The drive current required by valve mechanism 55 to provide the acoustic wave front of FIG. 9 is about the same as the drive current required by the prior art valve mechanism of FIG. 3. Altering the size and the placement planes of the slots within members 57 and 59 provides the enhanced performance of valve mechanism 55 without increasing the power required by valve mechanism 55 for the movement of cylindrical shaped member 59 in either an upward or downward direction. This, in turn, prevents harmonic distortion of the acoustic output wave front 125 of FIG. 9, that is, signal generator 45 driving valve mechanism 55 is not driven into clipping, the acoustic wave front is clean with only rectification induced harmonic components present.

From the foregoing it may be seen that the present invention comprises a new, unique and exceeding useful valve mechanism for an acoustic modulator. Obviously many modifications and variations of the present invention are possible in light of the above teachings. It is, therefore, to be understood that within the scope of the appended claims the invention may be practiced otherwise than as specifically described.

Patent Citations
Cited PatentFiling datePublication dateApplicantTitle
US5054522 *May 23, 1990Oct 8, 1991Burkert Gmbh Werk IngelfingenMicrovalve
US5893655 *Jan 16, 1998Apr 13, 1999Eastman Kodak CompanyMode changeover for film advance/film rewind in motorized camera
Referenced by
Citing PatentFiling datePublication dateApplicantTitle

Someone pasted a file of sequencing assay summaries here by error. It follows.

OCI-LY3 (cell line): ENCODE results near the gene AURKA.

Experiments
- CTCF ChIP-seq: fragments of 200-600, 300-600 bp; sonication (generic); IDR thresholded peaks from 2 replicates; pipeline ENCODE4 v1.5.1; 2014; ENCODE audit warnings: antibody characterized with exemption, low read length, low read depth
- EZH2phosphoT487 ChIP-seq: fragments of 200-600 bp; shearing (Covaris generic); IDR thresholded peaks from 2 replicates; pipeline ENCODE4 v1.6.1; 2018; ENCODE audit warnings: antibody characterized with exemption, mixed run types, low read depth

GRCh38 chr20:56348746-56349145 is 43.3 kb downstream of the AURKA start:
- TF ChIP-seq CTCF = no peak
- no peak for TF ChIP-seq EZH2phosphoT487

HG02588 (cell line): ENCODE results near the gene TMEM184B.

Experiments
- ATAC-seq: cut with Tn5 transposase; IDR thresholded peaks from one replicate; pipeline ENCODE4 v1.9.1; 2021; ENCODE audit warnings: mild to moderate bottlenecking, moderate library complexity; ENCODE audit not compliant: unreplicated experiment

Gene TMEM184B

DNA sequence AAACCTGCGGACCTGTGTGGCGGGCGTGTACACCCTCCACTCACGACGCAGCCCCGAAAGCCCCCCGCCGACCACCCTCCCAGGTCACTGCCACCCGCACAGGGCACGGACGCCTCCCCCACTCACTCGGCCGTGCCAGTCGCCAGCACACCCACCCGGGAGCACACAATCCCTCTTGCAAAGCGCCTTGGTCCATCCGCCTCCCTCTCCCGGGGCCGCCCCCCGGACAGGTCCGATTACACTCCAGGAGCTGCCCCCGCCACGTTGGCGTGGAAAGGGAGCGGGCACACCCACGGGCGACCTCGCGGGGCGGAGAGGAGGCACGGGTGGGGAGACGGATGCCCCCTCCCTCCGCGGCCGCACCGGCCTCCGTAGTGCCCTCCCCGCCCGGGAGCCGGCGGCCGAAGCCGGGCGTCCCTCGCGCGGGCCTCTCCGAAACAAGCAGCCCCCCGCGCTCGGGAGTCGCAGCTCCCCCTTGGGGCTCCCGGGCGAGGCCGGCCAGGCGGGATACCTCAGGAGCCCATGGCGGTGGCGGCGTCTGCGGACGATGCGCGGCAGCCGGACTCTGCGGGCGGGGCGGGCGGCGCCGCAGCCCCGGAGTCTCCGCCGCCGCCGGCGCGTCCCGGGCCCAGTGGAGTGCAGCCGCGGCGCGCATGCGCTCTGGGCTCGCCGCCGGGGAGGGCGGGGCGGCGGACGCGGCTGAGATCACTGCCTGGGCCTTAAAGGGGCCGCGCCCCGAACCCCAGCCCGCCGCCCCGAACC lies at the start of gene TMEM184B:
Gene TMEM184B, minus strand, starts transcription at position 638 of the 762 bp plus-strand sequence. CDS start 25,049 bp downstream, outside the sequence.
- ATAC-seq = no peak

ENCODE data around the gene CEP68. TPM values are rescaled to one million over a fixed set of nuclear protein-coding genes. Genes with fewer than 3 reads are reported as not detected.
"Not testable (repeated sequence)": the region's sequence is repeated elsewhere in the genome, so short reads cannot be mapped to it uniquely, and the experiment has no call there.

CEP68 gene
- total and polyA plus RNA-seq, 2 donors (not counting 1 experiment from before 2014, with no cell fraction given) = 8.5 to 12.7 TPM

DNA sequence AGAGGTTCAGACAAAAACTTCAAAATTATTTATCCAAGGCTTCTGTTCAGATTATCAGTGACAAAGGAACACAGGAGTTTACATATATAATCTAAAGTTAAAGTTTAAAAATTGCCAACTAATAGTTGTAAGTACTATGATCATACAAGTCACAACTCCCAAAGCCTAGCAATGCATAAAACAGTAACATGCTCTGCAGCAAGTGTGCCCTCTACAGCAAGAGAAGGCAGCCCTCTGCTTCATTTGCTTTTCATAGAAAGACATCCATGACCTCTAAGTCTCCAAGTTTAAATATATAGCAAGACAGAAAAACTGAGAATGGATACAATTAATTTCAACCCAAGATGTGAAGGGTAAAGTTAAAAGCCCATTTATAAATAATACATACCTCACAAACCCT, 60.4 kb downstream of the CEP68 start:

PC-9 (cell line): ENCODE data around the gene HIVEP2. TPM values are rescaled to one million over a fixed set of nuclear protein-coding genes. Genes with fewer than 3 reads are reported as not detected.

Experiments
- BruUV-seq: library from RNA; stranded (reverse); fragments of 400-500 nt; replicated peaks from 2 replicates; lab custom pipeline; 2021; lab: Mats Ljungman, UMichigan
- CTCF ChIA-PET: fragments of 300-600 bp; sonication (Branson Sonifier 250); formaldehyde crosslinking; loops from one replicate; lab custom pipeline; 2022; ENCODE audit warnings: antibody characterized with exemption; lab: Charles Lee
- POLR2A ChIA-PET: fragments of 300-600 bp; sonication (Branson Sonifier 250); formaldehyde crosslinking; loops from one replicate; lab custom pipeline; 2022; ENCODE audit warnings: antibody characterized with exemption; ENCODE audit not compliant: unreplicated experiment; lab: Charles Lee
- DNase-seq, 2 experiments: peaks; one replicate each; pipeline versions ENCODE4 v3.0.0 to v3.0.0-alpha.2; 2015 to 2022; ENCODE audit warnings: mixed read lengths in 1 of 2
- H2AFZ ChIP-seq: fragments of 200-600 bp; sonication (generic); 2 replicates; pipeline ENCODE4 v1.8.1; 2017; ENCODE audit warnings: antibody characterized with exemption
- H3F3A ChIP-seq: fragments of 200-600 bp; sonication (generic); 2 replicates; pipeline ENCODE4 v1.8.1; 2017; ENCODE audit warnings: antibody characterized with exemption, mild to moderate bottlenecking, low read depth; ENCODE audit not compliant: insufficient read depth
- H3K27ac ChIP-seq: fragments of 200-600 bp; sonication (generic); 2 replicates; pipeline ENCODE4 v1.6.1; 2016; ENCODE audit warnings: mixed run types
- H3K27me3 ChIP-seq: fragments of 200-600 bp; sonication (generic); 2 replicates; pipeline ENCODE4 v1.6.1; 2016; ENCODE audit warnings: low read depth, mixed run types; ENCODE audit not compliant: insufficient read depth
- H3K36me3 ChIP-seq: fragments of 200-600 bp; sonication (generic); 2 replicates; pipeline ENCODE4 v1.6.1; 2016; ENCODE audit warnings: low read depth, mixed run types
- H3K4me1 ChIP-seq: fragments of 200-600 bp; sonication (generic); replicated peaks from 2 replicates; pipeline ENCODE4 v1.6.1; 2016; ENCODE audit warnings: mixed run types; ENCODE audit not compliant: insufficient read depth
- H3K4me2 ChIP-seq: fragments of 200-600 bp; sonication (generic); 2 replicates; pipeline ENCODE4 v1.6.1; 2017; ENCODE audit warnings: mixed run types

US6149400 *Oct 1, 1996Nov 21, 2000Maschinenfabrik Sulzer-BurckhardtMethod and apparatus for a suction valve of the plate-type construction
US7500493Oct 31, 2006Mar 10, 2009Visteon Global Technologies, Inc.Tuning slide valve for intake manifold
US8517054 *Jun 3, 2010Aug 27, 2013Wistron CorporationFlow resistance device
US8798304Dec 8, 2010Aug 5, 2014Knowles Electronics, LlcAcoustic valve mechanisms
US20110174402 *Jun 3, 2010Jul 21, 2011Jeng-Ming LaiFlow resistance device
EP2345259A2 *Oct 7, 2009Jul 20, 2011Knowles Electronics, LLCAcoustic valve mechanisms
WO2010042613A2Oct 7, 2009Apr 15, 2010Knowles Electronics, LlcAcoustic valve mechanisms
Classifications
U.S. Classification137/625.33, 251/65, 251/129.05, 251/129.01, 251/905
International ClassificationF16K31/02, F16K3/02, H04R1/28
Cooperative ClassificationY10T137/86759, Y10S251/905, F16K31/02, H04R23/00, F16K3/0254
European ClassificationH04R23/00, F16K31/02, F16K3/02G
Legal Events
DateCodeEventDescription
Aug 11, 1998REMIMaintenance fee reminder mailed
Sep 27, 1998LAPSLapse for failure to pay maintenance fees
Dec 8, 1998FPExpired due to failure to pay maintenance fee
Effective date: 19980927